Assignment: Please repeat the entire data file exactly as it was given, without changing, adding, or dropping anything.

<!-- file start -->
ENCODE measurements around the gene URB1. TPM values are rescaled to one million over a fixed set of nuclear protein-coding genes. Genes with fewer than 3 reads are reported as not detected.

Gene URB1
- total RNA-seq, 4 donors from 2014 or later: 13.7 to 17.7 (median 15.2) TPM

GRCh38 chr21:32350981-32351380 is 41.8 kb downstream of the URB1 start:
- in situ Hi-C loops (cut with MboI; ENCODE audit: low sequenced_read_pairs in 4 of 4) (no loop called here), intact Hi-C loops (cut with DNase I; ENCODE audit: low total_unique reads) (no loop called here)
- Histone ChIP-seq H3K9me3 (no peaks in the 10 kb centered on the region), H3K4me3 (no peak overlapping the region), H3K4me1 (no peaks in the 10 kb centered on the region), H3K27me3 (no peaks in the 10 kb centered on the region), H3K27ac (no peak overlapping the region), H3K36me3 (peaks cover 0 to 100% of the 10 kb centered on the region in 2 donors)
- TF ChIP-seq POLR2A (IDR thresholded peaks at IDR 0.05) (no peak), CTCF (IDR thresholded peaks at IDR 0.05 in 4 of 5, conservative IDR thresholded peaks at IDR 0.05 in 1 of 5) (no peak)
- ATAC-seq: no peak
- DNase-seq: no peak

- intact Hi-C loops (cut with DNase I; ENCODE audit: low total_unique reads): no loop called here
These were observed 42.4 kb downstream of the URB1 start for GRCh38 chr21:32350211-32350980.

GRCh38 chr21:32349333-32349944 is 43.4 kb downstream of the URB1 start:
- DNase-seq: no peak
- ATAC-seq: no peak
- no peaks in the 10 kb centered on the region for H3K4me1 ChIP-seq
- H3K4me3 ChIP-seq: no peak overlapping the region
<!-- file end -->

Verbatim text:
ENCODE measurements around the gene URB1. TPM values are rescaled to one million over a fixed set of nuclear protein-coding genes. Genes with fewer than 3 reads are reported as not detected.

Gene URB1
- total RNA-seq, 4 donors from 2014 or later: 13.7 to 17.7 (median 15.2) TPM

GRCh38 chr21:32350981-32351380 is 41.8 kb downstream of the URB1 start:
- in situ Hi-C loops (cut with MboI; ENCODE audit: low sequenced_read_pairs in 4 of 4) (no loop called here), intact Hi-C loops (cut with DNase I; ENCODE audit: low total_unique reads) (no loop called here)
- Histone ChIP-seq H3K9me3 (no peaks in the 10 kb centered on the region), H3K4me3 (no peak overlapping the region), H3K4me1 (no peaks in the 10 kb centered on the region), H3K27me3 (no peaks in the 10 kb centered on the region), H3K27ac (no peak overlapping the region), H3K36me3 (peaks cover 0 to 100% of the 10 kb centered on the region in 2 donors)
- TF ChIP-seq POLR2A (IDR thresholded peaks at IDR 0.05) (no peak), CTCF (IDR thresholded peaks at IDR 0.05 in 4 of 5, conservative IDR thresholded peaks at IDR 0.05 in 1 of 5) (no peak)
- ATAC-seq: no peak
- DNase-seq: no peak

- intact Hi-C loops (cut with DNase I; ENCODE audit: low total_unique reads): no loop called here
These were observed 42.4 kb downstream of the URB1 start for GRCh38 chr21:32350211-32350980.

GRCh38 chr21:32349333-32349944 is 43.4 kb downstream of the URB1 start:
- DNase-seq: no peak
- ATAC-seq: no peak
- no peaks in the 10 kb centered on the region for H3K4me1 ChIP-seq
- H3K4me3 ChIP-seq: no peak overlapping the region